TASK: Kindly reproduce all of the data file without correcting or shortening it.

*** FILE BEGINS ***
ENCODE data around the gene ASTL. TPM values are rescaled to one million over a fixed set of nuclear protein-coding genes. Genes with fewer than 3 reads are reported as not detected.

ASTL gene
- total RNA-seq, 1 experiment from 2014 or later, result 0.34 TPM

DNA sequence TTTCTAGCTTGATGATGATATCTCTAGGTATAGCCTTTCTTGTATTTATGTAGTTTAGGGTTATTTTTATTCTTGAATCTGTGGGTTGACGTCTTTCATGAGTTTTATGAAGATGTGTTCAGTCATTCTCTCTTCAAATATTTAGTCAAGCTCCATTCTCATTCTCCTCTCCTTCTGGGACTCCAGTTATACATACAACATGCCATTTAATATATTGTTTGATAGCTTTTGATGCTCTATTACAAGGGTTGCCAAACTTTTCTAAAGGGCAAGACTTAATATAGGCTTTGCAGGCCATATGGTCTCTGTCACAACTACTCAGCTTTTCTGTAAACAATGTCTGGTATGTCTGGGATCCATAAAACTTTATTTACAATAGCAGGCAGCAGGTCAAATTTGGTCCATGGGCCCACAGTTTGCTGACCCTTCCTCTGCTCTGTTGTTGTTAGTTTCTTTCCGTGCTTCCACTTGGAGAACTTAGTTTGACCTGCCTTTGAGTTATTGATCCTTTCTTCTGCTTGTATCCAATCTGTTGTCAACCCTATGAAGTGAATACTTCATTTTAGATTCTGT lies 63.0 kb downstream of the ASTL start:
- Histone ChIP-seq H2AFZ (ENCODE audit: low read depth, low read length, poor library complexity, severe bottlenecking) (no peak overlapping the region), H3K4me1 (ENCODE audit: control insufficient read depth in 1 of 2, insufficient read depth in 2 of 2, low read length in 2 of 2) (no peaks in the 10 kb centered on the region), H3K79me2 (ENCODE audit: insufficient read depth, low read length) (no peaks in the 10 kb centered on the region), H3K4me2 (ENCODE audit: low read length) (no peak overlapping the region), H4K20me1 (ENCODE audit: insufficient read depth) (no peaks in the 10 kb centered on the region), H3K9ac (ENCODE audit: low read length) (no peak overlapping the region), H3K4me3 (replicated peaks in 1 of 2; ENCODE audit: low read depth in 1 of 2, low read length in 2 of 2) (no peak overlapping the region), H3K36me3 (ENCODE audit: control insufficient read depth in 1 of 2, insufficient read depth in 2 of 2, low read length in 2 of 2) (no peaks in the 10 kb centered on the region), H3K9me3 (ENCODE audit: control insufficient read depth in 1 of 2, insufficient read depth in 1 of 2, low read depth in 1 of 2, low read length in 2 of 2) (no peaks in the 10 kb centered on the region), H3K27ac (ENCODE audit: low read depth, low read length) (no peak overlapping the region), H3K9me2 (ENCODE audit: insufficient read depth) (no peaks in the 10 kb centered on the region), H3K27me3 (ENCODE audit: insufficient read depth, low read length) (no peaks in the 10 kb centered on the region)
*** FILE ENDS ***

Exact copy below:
ENCODE data around the gene ASTL. TPM values are rescaled to one million over a fixed set of nuclear protein-coding genes. Genes with fewer than 3 reads are reported as not detected.

ASTL gene
- total RNA-seq, 1 experiment from 2014 or later, result 0.34 TPM

DNA sequence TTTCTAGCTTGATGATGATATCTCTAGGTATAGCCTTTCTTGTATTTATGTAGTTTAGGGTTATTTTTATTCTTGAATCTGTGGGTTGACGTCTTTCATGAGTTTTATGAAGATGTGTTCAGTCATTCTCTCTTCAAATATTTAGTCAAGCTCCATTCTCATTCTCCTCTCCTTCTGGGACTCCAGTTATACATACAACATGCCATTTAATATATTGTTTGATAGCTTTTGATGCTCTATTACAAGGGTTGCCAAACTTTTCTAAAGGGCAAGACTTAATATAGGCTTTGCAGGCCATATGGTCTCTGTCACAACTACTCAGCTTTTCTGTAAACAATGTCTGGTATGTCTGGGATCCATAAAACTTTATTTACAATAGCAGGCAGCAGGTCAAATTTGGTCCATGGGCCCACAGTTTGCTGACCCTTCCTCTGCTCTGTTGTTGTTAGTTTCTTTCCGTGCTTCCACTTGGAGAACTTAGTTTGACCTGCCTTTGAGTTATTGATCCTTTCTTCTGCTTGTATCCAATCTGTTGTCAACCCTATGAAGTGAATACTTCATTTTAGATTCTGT lies 63.0 kb downstream of the ASTL start:
- Histone ChIP-seq H2AFZ (ENCODE audit: low read depth, low read length, poor library complexity, severe bottlenecking) (no peak overlapping the region), H3K4me1 (ENCODE audit: control insufficient read depth in 1 of 2, insufficient read depth in 2 of 2, low read length in 2 of 2) (no peaks in the 10 kb centered on the region), H3K79me2 (ENCODE audit: insufficient read depth, low read length) (no peaks in the 10 kb centered on the region), H3K4me2 (ENCODE audit: low read length) (no peak overlapping the region), H4K20me1 (ENCODE audit: insufficient read depth) (no peaks in the 10 kb centered on the region), H3K9ac (ENCODE audit: low read length) (no peak overlapping the region), H3K4me3 (replicated peaks in 1 of 2; ENCODE audit: low read depth in 1 of 2, low read length in 2 of 2) (no peak overlapping the region), H3K36me3 (ENCODE audit: control insufficient read depth in 1 of 2, insufficient read depth in 2 of 2, low read length in 2 of 2) (no peaks in the 10 kb centered on the region), H3K9me3 (ENCODE audit: control insufficient read depth in 1 of 2, insufficient read depth in 1 of 2, low read depth in 1 of 2, low read length in 2 of 2) (no peaks in the 10 kb centered on the region), H3K27ac (ENCODE audit: low read depth, low read length) (no peak overlapping the region), H3K9me2 (ENCODE audit: insufficient read depth) (no peaks in the 10 kb centered on the region), H3K27me3 (ENCODE audit: insufficient read depth, low read length) (no peaks in the 10 kb centered on the region)